• Undercar Specialist Exhaust Systems Test (X1)

There are numerous ASE test sites scattered throughout Michigan, including:

Test Center #2325
719 Griswold St
Suite 640
Detroit, MI 48226
(313) 965-4880

Test Center #2331
5480 Corporate Drive
Suite 120
Troy, MI 48098
(248) 312-0258

Test Center #2312
37727 Professional Center Drive
Livonia, MI 48154
(734) 462-2282

Test Center #0057
555 Briarwood Circle
Suite 110
Ann Arbor, MI 48108
(734) 213-6875

Manufacturer Certification Training in Michigan

After earning a postsecondary certificate in automotive technology, some mechanics pursue interest in advanced education that is manufacturer-specific. This helps them to become experts in how certain brands of cars like BMWs or Volkswagens are manufactured, operated, diagnosed, and repaired. Mechanics that get manufacturer-specific training are highly valued by brand name dealerships, luxury car owners, and specialized repair shops. These schools offer manufacturer-specific training in Michigan:

Jackson College
Associate of Applied Science in Automotive Service Technology
Manufacturer-Specific Option: Ford/Lincoln/Mercury

Macomb Community College
Associate of Applied Science in Automotive Technology
Manufacturer-Specific Option: General Motors ASEP

Michigan Auto Mechanic Salary

According to the United States Bureau of Labor Statistics, auto mechanics in Michigan earn a median salary of $38,600 annually. However, the most successful and admired mechanics receive almost twice this amount at $64,640. Since salary averages tend to shift between local communities, auto mechanics with the freedom to relocate or commute may have better luck finding higher paying jobs. Here are the latest salary statistics for auto mechanics employed in major areas of Michigan:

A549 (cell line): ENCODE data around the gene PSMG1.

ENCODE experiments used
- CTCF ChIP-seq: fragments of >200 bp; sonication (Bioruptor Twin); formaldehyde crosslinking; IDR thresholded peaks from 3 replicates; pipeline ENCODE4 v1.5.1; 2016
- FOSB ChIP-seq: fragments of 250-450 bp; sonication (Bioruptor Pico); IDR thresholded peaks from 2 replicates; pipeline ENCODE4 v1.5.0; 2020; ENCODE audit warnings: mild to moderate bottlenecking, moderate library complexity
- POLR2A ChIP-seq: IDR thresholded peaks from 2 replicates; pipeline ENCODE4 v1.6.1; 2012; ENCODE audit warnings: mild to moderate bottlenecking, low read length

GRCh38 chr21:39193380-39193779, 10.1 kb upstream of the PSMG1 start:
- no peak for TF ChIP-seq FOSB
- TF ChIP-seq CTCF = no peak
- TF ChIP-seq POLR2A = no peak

• Ann Arbor
    Top 10% Salary: $78,130/yr. or $37.56/hr.
    Median Salary: $56,470 or $27.15/hr.
  • Battle Creek
    Top 10% Salary: $50,920/yr. or $24.48/hr.
    Median Salary: $35,320/yr. or $16.98/hr.
  • Bay City
    Top 10% Salary: $55,730/yr. or $26.79/hr.
    Median Salary: $35,170/yr. or $16.91/hr.
  • Detroit-Dearborn-Livonia Metro
    Top 10% Salary: $63,060/yr. or $30.32/hr.
    Median Salary: $39,810/yr. or $19.14/hr.
  • Detroit-Warren-Dearborn
    Top 10% Salary: $68,820/yr. or $33.09/hr.
    Median Salary: $44,660/yr. or $21.47/hr.
  • Flint
    Top 10% Salary: $58,840/yr. or $28.20/hr.
    Median Salary: $29,980/yr. or $14.41/hr.
  • Grand Rapids-Wyoming
    Top 10% Salary: $61,890/yr. or $29.75/hr.
    Median Salary: $39,030/yr. or $18.77/hr.
  • Jackson
    Top 10% Salary: $49,760/yr. or $23.92/hr.
    Median Salary: $29,010/yr. or $13.95/hr.
  • Kalamazoo-Portage
    Top 10% Salary: $63,730/yr. or $30.64/hr.
    Median Salary: $37,480/yr. or $18.02/hr.
  • Lansing-East Lansing
    Top 10% Salary: $65,790/yr. or $31.63/hr.
    Median Salary: $40,380/yr. or $19.41/hr.
  • Midland
    Top 10% Salary: $57,650/yr. or $27.72/hr.
    Median Salary: $35,200/yr. or $16.93/hr.
  • Monroe
    Top 10% Salary: $57,930/yr. or $27.85/hr.
    Median Salary: $32,440/yr. or $15.60/hr.
  • Muskegon
    Top 10% Salary: $49,870/yr. or $23.98/hr.
    Median Salary: $28,730/yr. or $13.81/hr.
  • Niles-Benton Harbor
    Top 10% Salary: $56,510/yr. or $27.17/hr.
    Median Salary: $35,790/yr. or $17.20/hr.
  • Saginaw
    Top 10% Salary: $59,860/yr. or $28.78/hr.
    Median Salary: $32,410/yr. or $15.58/hr.
  • Warren-Troy Farmington Hills Metro
    Top 10% Salary: $72,800/yr. or $35.00/hr.
    Median Salary: $46,920/yr. or $22.56/hr.